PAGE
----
$$\begin{align*} s' & = s + v \Delta_t + \frac{a \Delta_t^2}{2} + \frac{j \Delta_t^3}{6} \ v' & = v + a \Delta_t + \frac{j \Delta_t^2}{2} \ a' & = a + j \Delta_t \ j' & = j \ \end{align*}$$

The process noise covariance is modeled as noisy force; from the equations of motion, we can say that the impact of that noise on each state is equal to:

$$\epsilon_p \begin{bmatrix}\frac{\Delta_t^3}{6} \ \frac{\Delta_t^2}{2} \ \Delta_t \ 1 \end{bmatrix} \begin{bmatrix}\frac{\Delta_t^3}{6} & \frac{\Delta_t^2}{2} & \Delta_t & 1 \end{bmatrix}$$

The measurement model is simply $$\begin{bmatrix}1 & 0 & 0 & 0\end{bmatrix}$$, representing the fact that we only observe the position of the input.

The measurement noise covariance is set to $$\epsilon_m$$. $$\square$$

NOTE: The values of $$\epsilon_p$$ and $$\epsilon_m$$ are taken from KalmanPredictorParams:

  • $$\epsilon_p$$ = process_noise
  • $$\epsilon_m$$ = measurement_noise

Algorithm #6: Given the input stream $${i_0, i_1, \ldots, i_n}$$, the Kalman filter's estimation $$E_K = {s_K, v_K, a_K, j_K}$$, the number of samples to use $$N_{max}$$, and weights $$w_a$$ and $$w_j$$ for the acceleration and jerk, we construct the state estimate $$E = {s, v, a, j}$$ as follows:

We first determine the average amount of time $$\Delta_a$$ between the $$N_{max}$$ most recent raw inputs:

$$\begin{align*}N_{actual} & = \max(n, N_{max}) \ \Delta_a & = \frac{i_n^t - i_{n - N_{actual}}^t}{N_{actual}} \end{align*}$$

We then construct the state estimate:

$$E = \left { s_K, \frac{v_K}{\Delta_a}, w_a \frac{a_K}{\Delta_a^2}, w_j \frac{j_K}{\Delta_a^3} \right } \square$$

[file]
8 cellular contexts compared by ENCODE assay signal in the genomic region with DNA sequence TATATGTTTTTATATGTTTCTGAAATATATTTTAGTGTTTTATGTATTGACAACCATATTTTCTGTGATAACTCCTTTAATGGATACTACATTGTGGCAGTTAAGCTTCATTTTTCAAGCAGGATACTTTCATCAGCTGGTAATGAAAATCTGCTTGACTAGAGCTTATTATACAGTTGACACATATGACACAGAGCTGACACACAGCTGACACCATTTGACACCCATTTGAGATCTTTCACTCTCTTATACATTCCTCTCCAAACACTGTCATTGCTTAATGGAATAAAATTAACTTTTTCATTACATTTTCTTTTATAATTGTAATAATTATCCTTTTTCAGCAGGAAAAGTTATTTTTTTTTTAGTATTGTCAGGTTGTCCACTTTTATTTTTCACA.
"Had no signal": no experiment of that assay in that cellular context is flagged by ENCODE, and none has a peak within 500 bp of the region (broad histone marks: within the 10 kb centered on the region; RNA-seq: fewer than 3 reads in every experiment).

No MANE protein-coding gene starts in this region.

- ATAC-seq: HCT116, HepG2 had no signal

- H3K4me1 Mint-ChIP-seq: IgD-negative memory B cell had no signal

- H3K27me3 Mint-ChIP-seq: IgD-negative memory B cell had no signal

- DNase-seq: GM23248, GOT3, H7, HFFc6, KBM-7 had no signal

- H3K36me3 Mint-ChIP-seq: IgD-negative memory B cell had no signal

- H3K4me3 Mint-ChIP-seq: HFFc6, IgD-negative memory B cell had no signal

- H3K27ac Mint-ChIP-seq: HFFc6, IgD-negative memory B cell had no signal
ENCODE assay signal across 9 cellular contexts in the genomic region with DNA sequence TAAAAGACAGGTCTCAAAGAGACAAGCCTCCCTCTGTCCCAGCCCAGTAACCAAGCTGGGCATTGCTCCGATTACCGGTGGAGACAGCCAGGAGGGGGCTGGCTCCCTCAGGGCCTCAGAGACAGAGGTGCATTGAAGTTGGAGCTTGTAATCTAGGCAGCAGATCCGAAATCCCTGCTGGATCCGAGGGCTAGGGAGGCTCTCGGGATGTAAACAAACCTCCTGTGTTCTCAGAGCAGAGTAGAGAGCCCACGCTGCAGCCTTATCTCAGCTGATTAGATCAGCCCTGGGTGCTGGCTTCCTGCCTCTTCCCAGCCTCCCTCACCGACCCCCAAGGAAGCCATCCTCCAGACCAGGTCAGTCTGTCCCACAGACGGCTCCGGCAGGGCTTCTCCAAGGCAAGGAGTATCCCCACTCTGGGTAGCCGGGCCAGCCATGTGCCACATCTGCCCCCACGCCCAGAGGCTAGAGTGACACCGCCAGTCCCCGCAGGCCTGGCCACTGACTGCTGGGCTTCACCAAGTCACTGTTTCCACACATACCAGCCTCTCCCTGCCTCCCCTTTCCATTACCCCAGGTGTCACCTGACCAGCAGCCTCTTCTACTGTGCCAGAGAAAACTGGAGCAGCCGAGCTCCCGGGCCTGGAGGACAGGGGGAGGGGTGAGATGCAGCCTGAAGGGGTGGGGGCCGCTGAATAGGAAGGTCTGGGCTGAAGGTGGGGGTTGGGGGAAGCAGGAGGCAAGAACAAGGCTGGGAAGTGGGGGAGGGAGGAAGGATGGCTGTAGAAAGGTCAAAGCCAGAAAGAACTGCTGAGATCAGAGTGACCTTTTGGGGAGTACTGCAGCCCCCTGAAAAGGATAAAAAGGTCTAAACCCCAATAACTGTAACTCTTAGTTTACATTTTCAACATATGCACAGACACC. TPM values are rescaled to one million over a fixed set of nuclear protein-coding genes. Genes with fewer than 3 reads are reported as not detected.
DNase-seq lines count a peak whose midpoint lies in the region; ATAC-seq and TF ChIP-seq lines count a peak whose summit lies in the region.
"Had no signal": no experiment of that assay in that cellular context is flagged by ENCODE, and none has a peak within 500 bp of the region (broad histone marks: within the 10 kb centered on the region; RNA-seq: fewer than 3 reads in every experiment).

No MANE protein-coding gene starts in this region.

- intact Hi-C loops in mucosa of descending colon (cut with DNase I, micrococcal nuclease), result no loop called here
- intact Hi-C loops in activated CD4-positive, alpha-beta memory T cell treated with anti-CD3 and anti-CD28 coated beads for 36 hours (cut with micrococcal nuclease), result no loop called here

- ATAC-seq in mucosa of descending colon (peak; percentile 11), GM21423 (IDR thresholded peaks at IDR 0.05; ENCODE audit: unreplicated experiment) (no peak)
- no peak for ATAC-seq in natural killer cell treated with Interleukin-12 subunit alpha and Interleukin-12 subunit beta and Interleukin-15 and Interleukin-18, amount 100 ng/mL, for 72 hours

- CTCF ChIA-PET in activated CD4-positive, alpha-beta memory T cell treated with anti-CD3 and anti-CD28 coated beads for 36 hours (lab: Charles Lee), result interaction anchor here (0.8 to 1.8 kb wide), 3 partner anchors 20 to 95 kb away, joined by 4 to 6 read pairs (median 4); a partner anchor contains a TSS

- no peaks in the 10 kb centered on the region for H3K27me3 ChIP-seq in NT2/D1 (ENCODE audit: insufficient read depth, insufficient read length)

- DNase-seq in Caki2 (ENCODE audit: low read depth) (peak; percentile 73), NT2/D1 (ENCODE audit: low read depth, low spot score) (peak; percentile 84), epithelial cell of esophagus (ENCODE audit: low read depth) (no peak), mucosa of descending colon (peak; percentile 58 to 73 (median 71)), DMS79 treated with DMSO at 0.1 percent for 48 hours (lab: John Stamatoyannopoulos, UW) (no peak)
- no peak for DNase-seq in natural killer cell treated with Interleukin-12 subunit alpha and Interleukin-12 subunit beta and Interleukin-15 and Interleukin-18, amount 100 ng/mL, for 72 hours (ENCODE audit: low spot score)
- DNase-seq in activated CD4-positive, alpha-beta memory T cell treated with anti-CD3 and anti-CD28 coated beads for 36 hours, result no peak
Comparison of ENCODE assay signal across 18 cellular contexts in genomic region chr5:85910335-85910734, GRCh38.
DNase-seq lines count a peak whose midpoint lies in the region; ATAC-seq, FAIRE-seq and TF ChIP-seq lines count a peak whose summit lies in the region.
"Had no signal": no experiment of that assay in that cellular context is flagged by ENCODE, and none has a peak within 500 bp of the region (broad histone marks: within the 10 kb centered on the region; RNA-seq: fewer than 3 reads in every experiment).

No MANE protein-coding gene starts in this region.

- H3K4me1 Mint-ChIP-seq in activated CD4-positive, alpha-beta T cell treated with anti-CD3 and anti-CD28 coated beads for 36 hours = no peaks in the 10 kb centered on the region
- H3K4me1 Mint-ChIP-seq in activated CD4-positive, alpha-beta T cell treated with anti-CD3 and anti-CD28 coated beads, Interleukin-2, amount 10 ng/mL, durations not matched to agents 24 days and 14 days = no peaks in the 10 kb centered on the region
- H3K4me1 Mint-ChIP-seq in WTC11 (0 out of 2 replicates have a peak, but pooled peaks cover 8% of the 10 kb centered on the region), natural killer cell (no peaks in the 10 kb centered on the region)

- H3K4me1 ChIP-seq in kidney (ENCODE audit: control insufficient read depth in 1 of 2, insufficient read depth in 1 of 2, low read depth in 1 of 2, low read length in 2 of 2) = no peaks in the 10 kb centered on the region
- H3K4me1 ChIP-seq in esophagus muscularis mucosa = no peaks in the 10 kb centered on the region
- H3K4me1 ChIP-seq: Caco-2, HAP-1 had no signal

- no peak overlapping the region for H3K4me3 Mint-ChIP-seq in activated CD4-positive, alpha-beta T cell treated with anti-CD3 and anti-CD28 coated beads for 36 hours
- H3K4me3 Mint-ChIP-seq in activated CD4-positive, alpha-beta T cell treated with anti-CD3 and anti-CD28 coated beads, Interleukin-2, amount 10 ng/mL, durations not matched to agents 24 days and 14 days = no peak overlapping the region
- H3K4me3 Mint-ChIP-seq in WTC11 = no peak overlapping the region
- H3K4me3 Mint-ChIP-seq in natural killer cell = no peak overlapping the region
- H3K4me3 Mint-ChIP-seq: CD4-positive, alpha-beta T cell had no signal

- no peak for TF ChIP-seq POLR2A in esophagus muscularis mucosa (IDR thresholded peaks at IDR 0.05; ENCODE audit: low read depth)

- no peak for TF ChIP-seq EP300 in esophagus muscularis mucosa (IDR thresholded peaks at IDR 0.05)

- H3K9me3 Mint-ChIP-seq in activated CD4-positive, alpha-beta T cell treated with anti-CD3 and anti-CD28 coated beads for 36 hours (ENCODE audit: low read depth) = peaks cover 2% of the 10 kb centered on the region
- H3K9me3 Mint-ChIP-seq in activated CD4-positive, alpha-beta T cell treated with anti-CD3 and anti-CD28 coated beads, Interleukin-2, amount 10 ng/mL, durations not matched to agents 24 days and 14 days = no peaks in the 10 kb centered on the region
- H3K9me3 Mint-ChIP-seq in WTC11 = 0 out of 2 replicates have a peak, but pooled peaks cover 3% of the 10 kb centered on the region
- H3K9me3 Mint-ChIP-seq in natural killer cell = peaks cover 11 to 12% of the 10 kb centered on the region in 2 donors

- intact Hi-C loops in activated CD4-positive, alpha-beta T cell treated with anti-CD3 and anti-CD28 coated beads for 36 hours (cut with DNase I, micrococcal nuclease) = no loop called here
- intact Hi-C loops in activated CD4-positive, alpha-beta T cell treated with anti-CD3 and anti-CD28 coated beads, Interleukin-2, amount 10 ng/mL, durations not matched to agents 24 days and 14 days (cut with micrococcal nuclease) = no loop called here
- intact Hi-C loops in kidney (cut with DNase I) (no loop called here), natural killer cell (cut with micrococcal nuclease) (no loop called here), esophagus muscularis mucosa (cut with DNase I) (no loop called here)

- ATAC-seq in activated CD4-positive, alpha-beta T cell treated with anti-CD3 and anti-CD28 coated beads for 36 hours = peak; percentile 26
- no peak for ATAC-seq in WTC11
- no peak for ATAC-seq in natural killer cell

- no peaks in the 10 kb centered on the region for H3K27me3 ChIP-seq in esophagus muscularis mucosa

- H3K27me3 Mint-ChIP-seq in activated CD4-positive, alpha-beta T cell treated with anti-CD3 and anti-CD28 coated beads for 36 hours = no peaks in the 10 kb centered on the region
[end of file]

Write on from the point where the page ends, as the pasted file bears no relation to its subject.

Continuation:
NOTE: The values of $$N_{max}$$, $$w_a$$, and $$w_j$$ are taken from KalmanPredictorParams:

  • $$N_{max}$$ = max_time_samples
  • $$w_a$$ = acceleration_weight
  • $$w_j$$ = jerk_weight

Algorithm #7: Given the last tip state produced $$q$$, the target time between inputs $$\Delta_t$$, and the estimated pen position $$s_K$$ and velocity $$v_K$$, we construct the connecting tip states $${p_1, p_2, \ldots}$$ as follows:

NOTE: The value of $$\Delta_t$$ is 1 / SamplingParams::min_output_rate.

We first determine how many points to sample along the curve, based on the velocities at the endpoints, and the distance between them:

$$n = \left \lceil \frac{|s_K - q^p|}{\Delta_t \max(|q^v|, |v_K|)} \right \rceil$$

From this, we say that the time when the connecting curve reaches the estimated pen position is $$t_{end} = n \cdot \Delta_t$$. We then construct a cubic polynomial function $$F_C$$ such that:

$$\begin{align*} F_C(0) & = q^p \ \frac{d F_C}{d t}(0) & = q^v \ F_C(t_{end}) & = s_K \ \frac{d F_C}{d t}(t_{end}) & = v_K \end{align*}$$

NOTE: The full derivation of $$F_C$$ can be found in the comments of KalmanPredictor::ConstructCubicConnector, in internal/prediction/kalman_predictor.cc.

We construct the times at which to sample the curve $$t_i = i \cdot n \cdot \Delta_t, i \in {1, 2, \ldots, n}$$, and construct the tip states $$p_i = {F_C(t_i), \frac{d F_C}{d t}(t_i), q^t + t_i}$$. $$\square$$

Algorithm #8: Given the number of raw inputs received so far $$n$$, the last raw input received $$i_R$$, the target prediction duration $$t_p$$, the estimated state $${s_K, v_K, a_K, j_K}$$, the desired number of samples $$N_s$$, the maximum distance $$\varepsilon_{max}$$ between the estimated position and the last observed state, the minimum and maximum speeds $$V_{min}$$ and $$V_{max}$$, maximum deviation from the linear prediction $$\mu_max$$, and baseline linearity confidence $$B_\mu$$, we estimate our confidence $$\gamma$$ in the prediction using the following heuristic:

There are four coefficients that factor into the confidence:

  • A sample ratio $$\gamma_s$$, which captures how many raw inputs have been observed so far. The rationale for this coefficient is that, as we accumulate more observations, the error in any individual observation affects the estimate less.
  • An error coefficient $$\gamma_\varepsilon$$, based on the distance between the estimated state and the last observed state. The rationale for this coefficient is that it should be indicative of the variance in the distribution used for the estimate.